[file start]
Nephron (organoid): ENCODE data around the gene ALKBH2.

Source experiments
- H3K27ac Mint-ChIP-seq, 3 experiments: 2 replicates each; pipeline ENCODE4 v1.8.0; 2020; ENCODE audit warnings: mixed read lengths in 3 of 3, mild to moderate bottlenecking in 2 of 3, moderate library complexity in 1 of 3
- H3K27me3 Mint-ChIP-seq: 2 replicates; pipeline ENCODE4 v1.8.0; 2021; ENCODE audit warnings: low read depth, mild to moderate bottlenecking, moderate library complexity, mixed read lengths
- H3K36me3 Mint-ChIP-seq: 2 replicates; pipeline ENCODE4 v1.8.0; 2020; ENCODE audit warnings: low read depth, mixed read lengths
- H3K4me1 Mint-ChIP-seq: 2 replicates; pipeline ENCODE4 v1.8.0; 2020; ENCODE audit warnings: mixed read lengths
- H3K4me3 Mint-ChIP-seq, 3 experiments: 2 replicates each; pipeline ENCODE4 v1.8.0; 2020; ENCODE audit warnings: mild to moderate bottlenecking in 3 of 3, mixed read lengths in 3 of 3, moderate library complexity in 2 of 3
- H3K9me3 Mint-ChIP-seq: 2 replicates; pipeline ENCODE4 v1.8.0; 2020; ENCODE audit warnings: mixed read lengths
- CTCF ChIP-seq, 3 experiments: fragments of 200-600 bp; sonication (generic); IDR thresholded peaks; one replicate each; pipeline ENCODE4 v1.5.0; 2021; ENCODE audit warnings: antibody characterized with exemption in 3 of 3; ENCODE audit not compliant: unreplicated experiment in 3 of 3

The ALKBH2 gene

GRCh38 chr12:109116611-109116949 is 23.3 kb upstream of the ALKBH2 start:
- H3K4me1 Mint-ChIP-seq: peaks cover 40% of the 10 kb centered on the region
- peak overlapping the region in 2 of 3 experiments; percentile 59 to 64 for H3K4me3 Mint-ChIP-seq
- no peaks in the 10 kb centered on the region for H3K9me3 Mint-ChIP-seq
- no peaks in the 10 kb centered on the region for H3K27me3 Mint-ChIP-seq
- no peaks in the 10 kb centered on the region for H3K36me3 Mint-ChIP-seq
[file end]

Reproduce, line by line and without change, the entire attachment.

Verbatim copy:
Nephron (organoid): ENCODE data around the gene ALKBH2.

Source experiments
- H3K27ac Mint-ChIP-seq, 3 experiments: 2 replicates each; pipeline ENCODE4 v1.8.0; 2020; ENCODE audit warnings: mixed read lengths in 3 of 3, mild to moderate bottlenecking in 2 of 3, moderate library complexity in 1 of 3
- H3K27me3 Mint-ChIP-seq: 2 replicates; pipeline ENCODE4 v1.8.0; 2021; ENCODE audit warnings: low read depth, mild to moderate bottlenecking, moderate library complexity, mixed read lengths
- H3K36me3 Mint-ChIP-seq: 2 replicates; pipeline ENCODE4 v1.8.0; 2020; ENCODE audit warnings: low read depth, mixed read lengths
- H3K4me1 Mint-ChIP-seq: 2 replicates; pipeline ENCODE4 v1.8.0; 2020; ENCODE audit warnings: mixed read lengths
- H3K4me3 Mint-ChIP-seq, 3 experiments: 2 replicates each; pipeline ENCODE4 v1.8.0; 2020; ENCODE audit warnings: mild to moderate bottlenecking in 3 of 3, mixed read lengths in 3 of 3, moderate library complexity in 2 of 3
- H3K9me3 Mint-ChIP-seq: 2 replicates; pipeline ENCODE4 v1.8.0; 2020; ENCODE audit warnings: mixed read lengths
- CTCF ChIP-seq, 3 experiments: fragments of 200-600 bp; sonication (generic); IDR thresholded peaks; one replicate each; pipeline ENCODE4 v1.5.0; 2021; ENCODE audit warnings: antibody characterized with exemption in 3 of 3; ENCODE audit not compliant: unreplicated experiment in 3 of 3

The ALKBH2 gene

GRCh38 chr12:109116611-109116949 is 23.3 kb upstream of the ALKBH2 start:
- H3K4me1 Mint-ChIP-seq: peaks cover 40% of the 10 kb centered on the region
- peak overlapping the region in 2 of 3 experiments; percentile 59 to 64 for H3K4me3 Mint-ChIP-seq
- no peaks in the 10 kb centered on the region for H3K9me3 Mint-ChIP-seq
- no peaks in the 10 kb centered on the region for H3K27me3 Mint-ChIP-seq
- no peaks in the 10 kb centered on the region for H3K36me3 Mint-ChIP-seq